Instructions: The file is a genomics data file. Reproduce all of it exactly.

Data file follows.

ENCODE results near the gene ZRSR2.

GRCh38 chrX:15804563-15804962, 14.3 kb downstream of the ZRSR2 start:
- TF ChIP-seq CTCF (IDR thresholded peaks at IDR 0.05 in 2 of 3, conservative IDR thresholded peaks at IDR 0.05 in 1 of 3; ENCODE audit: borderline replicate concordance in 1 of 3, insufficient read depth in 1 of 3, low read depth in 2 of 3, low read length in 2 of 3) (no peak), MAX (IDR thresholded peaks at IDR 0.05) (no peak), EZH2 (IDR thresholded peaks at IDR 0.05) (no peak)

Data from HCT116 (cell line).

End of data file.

ENCODE results near the gene ZRSR2.

GRCh38 chrX:15804563-15804962, 14.3 kb downstream of the ZRSR2 start:
- TF ChIP-seq CTCF (IDR thresholded peaks at IDR 0.05 in 2 of 3, conservative IDR thresholded peaks at IDR 0.05 in 1 of 3; ENCODE audit: borderline replicate concordance in 1 of 3, insufficient read depth in 1 of 3, low read depth in 2 of 3, low read length in 2 of 3) (no peak), MAX (IDR thresholded peaks at IDR 0.05) (no peak), EZH2 (IDR thresholded peaks at IDR 0.05) (no peak)

Data from HCT116 (cell line).